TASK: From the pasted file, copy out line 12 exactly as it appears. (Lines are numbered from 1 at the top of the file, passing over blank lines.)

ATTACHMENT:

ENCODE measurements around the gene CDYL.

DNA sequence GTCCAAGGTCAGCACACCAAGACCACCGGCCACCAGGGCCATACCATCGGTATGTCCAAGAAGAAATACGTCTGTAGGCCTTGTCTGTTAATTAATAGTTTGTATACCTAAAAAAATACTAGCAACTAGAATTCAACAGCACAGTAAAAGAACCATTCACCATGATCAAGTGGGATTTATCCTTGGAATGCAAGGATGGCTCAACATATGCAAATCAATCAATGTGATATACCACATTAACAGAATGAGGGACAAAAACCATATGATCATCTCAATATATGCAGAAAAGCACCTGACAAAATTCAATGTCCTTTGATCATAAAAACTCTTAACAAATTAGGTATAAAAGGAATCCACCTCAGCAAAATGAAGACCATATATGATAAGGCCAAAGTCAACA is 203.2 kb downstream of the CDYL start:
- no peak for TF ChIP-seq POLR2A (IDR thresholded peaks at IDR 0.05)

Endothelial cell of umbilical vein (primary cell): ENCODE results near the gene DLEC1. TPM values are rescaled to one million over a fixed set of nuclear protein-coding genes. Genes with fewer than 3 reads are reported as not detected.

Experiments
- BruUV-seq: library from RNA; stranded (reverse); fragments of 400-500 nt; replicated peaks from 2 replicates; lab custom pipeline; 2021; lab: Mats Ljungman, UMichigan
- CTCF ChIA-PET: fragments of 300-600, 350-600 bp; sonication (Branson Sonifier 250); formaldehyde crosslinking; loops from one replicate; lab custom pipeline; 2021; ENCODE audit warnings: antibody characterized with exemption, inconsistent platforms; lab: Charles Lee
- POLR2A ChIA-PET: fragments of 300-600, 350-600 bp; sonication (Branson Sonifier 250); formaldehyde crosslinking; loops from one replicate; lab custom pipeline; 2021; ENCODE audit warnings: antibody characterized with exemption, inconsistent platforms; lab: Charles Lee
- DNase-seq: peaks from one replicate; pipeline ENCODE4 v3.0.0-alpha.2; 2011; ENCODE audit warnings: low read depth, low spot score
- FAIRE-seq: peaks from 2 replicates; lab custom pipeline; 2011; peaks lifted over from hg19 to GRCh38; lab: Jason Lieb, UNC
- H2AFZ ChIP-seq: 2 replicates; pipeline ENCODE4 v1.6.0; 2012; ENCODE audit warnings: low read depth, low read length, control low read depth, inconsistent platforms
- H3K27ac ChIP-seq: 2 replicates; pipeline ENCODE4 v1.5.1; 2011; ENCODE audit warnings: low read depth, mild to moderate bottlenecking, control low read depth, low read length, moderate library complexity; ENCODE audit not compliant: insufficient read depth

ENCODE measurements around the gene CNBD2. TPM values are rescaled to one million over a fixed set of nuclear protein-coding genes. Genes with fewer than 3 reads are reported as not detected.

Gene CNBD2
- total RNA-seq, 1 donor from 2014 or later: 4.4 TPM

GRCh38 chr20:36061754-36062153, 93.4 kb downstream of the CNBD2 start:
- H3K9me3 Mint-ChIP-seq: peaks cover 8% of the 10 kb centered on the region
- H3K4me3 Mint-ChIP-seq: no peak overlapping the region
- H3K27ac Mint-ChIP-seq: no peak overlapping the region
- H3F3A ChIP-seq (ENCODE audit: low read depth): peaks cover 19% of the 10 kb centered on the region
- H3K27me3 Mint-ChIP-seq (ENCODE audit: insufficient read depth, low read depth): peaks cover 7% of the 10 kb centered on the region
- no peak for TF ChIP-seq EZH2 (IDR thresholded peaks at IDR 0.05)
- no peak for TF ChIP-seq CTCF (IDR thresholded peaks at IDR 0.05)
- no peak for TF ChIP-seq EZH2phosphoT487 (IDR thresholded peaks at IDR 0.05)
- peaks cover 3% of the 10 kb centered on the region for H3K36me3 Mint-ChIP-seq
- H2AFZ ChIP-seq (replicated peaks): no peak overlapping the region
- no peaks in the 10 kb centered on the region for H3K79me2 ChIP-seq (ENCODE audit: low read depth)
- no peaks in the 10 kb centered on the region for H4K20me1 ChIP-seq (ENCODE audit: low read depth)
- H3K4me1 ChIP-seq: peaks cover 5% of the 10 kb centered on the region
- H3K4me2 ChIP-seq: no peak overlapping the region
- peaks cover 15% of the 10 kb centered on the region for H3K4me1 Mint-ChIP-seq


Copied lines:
- H3K27ac ChIP-seq: 2 replicates; pipeline ENCODE4 v1.5.1; 2011; ENCODE audit warnings: low read depth, mild to moderate bottlenecking, control low read depth, low read length, moderate library complexity; ENCODE audit not compliant: insufficient read depth